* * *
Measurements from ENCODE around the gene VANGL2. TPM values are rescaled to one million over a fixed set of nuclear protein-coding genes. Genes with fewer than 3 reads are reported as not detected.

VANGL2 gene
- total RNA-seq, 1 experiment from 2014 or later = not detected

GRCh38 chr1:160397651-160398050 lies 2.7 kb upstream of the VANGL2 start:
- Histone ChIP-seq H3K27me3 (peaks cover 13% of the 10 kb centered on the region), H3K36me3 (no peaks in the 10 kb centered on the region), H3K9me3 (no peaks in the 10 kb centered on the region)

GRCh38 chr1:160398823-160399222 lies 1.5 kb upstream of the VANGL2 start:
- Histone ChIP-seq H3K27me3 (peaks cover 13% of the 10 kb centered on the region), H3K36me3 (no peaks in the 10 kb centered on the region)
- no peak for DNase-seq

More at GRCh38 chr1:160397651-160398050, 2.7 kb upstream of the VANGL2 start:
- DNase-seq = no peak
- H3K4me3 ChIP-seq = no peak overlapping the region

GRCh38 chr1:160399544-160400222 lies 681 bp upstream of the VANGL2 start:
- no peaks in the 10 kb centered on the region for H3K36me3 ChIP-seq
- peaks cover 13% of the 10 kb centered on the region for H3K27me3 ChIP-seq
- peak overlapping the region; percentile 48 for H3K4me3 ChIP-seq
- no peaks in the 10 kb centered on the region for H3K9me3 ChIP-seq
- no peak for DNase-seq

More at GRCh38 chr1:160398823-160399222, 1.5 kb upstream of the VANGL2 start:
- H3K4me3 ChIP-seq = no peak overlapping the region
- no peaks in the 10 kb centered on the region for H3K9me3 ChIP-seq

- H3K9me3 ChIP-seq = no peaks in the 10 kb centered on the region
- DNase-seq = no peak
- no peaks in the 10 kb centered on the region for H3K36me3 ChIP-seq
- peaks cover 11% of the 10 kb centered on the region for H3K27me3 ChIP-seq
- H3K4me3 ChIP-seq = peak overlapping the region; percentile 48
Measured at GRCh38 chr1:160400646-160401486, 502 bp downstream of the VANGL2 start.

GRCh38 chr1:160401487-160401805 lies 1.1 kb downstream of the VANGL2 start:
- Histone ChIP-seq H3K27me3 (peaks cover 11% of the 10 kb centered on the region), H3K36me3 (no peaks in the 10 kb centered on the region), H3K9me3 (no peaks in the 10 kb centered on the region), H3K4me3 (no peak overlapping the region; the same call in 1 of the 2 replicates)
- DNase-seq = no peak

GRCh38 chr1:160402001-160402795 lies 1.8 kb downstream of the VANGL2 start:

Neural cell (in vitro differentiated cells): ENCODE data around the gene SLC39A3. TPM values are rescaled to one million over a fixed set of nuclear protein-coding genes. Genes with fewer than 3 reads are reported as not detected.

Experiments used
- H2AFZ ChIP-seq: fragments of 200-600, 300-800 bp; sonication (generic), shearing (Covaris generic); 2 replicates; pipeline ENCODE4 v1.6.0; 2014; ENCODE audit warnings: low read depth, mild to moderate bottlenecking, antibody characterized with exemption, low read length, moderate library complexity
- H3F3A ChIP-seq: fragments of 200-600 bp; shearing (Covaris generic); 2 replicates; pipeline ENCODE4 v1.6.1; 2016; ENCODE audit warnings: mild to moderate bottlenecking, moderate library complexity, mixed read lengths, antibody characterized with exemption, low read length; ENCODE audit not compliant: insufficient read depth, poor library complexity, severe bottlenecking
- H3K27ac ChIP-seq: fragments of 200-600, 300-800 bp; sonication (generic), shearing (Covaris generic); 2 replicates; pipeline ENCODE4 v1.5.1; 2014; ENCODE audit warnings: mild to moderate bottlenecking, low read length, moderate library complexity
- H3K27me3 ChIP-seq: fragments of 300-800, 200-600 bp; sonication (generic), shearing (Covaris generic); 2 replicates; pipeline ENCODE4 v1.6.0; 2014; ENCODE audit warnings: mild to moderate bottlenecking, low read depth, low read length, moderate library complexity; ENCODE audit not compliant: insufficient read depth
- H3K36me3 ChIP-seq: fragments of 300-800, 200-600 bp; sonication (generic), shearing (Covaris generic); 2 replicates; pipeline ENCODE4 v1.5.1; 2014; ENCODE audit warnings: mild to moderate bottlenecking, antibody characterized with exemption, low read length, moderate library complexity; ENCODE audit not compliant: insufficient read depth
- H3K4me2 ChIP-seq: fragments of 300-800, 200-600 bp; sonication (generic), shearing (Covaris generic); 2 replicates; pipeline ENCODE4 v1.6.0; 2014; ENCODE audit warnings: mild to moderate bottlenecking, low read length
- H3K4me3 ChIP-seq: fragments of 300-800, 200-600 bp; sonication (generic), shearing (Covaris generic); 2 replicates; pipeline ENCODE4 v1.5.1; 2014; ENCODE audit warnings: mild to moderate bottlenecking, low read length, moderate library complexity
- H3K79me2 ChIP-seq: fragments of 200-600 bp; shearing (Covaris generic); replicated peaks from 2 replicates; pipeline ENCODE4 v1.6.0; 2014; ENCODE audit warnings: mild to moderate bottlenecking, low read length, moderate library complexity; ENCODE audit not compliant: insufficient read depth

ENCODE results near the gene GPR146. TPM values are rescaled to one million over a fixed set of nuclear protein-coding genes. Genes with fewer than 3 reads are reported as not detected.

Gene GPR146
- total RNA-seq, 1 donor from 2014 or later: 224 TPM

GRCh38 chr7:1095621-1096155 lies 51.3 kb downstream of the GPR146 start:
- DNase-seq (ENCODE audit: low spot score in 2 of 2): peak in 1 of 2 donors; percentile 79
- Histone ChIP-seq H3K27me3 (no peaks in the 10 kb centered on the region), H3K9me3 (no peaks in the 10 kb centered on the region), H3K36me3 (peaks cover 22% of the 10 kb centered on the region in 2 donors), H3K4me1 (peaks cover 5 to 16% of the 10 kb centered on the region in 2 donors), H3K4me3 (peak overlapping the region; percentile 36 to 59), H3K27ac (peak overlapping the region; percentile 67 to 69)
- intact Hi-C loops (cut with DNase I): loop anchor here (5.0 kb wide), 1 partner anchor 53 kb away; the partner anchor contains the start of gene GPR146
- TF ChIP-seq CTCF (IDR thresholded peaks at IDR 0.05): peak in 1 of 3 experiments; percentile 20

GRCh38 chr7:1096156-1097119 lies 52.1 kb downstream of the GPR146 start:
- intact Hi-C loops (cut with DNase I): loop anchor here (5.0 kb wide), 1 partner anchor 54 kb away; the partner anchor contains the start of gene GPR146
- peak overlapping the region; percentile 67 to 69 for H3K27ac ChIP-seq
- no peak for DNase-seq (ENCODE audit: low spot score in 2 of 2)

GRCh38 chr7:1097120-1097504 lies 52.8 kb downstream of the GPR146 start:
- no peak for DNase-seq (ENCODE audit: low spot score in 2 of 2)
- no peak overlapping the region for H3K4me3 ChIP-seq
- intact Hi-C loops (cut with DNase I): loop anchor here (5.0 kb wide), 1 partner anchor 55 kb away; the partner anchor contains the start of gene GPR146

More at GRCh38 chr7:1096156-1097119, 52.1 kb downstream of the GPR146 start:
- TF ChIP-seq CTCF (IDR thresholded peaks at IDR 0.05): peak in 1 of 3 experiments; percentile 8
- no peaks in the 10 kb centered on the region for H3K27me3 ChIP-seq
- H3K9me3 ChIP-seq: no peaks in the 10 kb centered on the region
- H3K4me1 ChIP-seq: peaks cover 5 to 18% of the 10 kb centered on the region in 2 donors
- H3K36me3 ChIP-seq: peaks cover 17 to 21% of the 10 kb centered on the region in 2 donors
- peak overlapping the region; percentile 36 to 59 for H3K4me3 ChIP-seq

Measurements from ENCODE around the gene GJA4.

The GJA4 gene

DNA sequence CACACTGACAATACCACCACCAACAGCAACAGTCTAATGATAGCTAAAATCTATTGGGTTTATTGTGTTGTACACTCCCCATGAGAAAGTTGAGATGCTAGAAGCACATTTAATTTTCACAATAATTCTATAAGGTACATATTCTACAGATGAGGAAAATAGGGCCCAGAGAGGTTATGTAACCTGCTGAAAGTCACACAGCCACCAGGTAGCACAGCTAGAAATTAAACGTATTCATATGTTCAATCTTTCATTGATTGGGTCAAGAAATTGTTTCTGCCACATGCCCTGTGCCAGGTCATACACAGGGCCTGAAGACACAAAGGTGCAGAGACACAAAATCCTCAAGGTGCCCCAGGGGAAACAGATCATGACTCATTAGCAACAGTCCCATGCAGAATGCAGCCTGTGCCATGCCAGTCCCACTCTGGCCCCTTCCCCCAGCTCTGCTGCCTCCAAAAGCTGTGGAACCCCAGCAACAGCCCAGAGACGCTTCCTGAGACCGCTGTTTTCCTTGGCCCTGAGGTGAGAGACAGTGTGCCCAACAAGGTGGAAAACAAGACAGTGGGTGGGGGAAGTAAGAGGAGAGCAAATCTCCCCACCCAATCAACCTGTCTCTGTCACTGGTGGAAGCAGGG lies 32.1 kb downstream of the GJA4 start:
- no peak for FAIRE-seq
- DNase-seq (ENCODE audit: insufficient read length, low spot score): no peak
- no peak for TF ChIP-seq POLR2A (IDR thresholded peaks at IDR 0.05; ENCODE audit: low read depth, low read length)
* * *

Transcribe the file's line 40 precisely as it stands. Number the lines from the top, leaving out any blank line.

- H3K79me2 ChIP-seq: fragments of 200-600 bp; shearing (Covaris generic); replicated peaks from 2 replicates; pipeline ENCODE4 v1.6.0; 2014; ENCODE audit warnings: mild to moderate bottlenecking, low read length, moderate library complexity; ENCODE audit not compliant: insufficient read depth